Full steam ahead

Hi everyone, I wanted to introduce myself and ask a question.

My background:

  • BS Computer Engineering in 2001 from Univ of Kansas, GPA: 3.72

  • Starting in 2004, I have been working in Healthcare Information Technology (consulting)

  • 2008 made decision to start the path towards med school

  • In 2009, founded my own Healthcare IT consulting company so I could work flexible hours and attend school

  • Aug 2009, enrolled at Ariz State Univ, took CHM 1 and 2, BIO 1 and 2, PHY 1 and 2 (current GPA: 4.0)

  • Going to take O-CHM 1 and 2 this school year, plus Physiology, Cell Bio, and Biochem

  • Planning on taking MCAT spring 2011

  • Volunteer at hospital since Apr 2008

  • Volunteer at my cardiologist’s office since last month

    I am 32 yrs old and fully committed to this long process. It’s been exciting so far and I’ve enjoyed going back to school.

    My biggest worry is that I may be missing or overlooking something. I’ve tried to cover all my bases but does anyone see any holes in my resume so far? Or have any suggestions?


Looks very strong, Desert Shawn. Your post doesn’t make mention of any labs. Are you taking those along with the coursework?

It also doesn’t hurt to start looking at MCAT review material… although you probably want to hold off on hardcore studying until about 3-to-4 months from the time you plan on taking the exam.

Otherwise, keep up the good work.


You look to be an excellent candidate. One thing, though: Does Arizona State offer a committee letter service for its pre-health professional school candidates? If so, will you be availing yourself of that service? If not, will you be using Interfolio to compile your recommendation letters? (In lieu of a committee letter, you should have two science recommendations, one whoever recommendation, and one physician recommendation (preferable a DO if you are applying to osteopathic medical schools)).

Yes, forgot to mention but also took the labs for those courses and received A’s. This summer I actually already started studying for the MCAT. I figure that the more I study and work sample problems then hopefully the more proficient I’ll become. I purchased the Examkrackers study books and their 1001 question books. I’ve taken the DIY approach to everything so far.

ASU doesn’t have a committee to write a letter so students gather their own letters and then the Health Professions Advising Office holds those letters in a file as they come in. When it’s time to apply they use a system called VirtualEval to submit letters to the schools.

For letters, I’ve already targeted 2 professors who I’m fairly certain will write LOR’s for me and I plan to work on getting more professors this upcoming school year. I won’t have any non-science professors so I also plan to get letters from people like a previous manager, my current client (a hospital Chief Information Officer), perhaps someone at the hospital, and someone at the cardiologist office.

How’s that looking? Is it on track? The way I see it, the MCAT and O-CHM are the only two things that stand in my way.


1 year of math?

For my undergrad engineering degree, I did two semesters of calculus and one semester of differential equations. But that was back in 1996-97 so that leads to the question: Do med schools care when you last took your math classes? I know they really care about the timeline for science ones but how about math and english?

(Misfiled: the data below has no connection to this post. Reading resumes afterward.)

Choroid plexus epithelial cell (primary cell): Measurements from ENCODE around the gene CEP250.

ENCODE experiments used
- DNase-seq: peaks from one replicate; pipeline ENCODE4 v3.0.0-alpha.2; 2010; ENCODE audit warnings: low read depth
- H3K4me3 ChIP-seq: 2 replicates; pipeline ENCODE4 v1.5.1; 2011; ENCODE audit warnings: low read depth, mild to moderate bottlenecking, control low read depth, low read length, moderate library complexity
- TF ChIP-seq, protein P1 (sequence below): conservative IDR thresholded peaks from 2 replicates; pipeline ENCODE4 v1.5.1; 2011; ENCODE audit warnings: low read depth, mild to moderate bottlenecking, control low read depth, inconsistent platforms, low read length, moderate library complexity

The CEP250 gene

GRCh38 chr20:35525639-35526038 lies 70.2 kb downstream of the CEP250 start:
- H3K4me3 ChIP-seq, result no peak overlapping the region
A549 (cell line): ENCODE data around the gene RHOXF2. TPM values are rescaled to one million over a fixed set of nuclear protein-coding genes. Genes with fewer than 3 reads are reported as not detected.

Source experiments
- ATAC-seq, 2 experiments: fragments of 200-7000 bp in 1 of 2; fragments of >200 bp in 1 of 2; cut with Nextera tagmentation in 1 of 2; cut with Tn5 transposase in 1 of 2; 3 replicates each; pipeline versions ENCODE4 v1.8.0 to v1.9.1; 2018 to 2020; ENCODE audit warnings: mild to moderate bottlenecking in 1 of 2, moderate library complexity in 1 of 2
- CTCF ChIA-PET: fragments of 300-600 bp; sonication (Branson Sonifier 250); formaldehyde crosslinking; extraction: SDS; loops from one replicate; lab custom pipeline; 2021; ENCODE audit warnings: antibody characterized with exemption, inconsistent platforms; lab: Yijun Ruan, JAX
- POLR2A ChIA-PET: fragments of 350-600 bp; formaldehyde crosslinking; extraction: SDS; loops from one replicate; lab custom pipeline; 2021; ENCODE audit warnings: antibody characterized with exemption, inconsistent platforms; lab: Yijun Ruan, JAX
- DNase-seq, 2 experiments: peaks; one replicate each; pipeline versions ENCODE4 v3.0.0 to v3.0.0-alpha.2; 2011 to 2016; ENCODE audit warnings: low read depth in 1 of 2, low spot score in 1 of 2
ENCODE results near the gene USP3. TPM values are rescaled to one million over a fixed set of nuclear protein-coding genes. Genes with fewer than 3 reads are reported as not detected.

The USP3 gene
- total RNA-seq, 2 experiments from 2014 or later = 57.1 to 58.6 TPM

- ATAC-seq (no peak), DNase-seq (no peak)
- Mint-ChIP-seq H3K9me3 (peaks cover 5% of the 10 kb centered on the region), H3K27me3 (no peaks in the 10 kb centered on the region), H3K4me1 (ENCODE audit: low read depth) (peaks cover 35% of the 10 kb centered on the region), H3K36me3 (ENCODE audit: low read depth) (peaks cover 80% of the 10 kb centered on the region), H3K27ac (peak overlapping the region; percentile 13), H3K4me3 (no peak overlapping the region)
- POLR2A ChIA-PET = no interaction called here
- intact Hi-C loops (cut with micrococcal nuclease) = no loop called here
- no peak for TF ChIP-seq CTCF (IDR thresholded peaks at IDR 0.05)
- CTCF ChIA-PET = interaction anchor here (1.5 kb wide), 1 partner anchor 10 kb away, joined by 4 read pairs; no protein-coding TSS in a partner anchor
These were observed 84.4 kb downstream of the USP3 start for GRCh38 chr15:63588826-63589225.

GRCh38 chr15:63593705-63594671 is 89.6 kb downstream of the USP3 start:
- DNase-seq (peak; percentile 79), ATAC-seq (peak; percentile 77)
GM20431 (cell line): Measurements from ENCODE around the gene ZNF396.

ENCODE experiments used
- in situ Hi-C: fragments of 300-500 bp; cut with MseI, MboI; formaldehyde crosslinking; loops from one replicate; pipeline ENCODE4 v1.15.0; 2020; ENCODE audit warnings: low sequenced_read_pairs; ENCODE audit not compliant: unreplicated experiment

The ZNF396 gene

No, they don’t care about how old your math and English are (at least not that I’ve ever heard anyone say). My English was from 1989-90 and no one ever mentioned it when I applied in 2004-2005.

Looks great! Do decently on the MCAT, and you should be good to go, as the other posters have said, for the application process.

One more thing to think about, to keep you on your toes ( ). Of course, you have PLENTY of time. No need to hurry. Just thought I’d thrown it out there: your personal essay. Write one that stands out. Hook the ADCOMS at the beginning, and keep them reading to the end. Convince the ADCOMS that they should get to know you better. And make sure you address the “why now?” (rather than when you were 22 y-o) question.

I’m not sure how you are with writing, but regardless of your skills, have a bunch of people read it. (My background is journalism, and even I’ve already got a list of editors-to-be. And I won’t be applying for a couple more years!)

Anyway, good luck! Keep us OPMs updated as to your progress.

So I met with a pre-health advisor at ASU today and he had these things to say:

  • Everything looks on track so far for my situation. Just mainly need to focus on doing well in OCHM and MCAT

  • Suggested I do some research in order to complete the entire picture (I have leadership, medically related work, and volunteer experience well covered)

  • Suggested I try to at least get an MD at the cardiologist office to sign off on a LOR

  • Suggested I formally ask for LOR’s starting in January

  • Said that average med school accepted student last year had 3.7 GPA and 32 MCAT. I’m good with GPA so I should aim for the 32 MCAT score.

    For research, I contacted my Physics prof from last semester and may work with him on a project. Usually students have to go through a whole application process but I may be able to circumvent it.

    I also learned today that my physics lab partner from last semester just received his MCAT score of a 31. He used Examkracker books to study.

    Ok, just thought I’d share for anyone who’s following or curious.


Sounds like a good plan, Shawn.

Good luck with getting the research position – those are tough to get!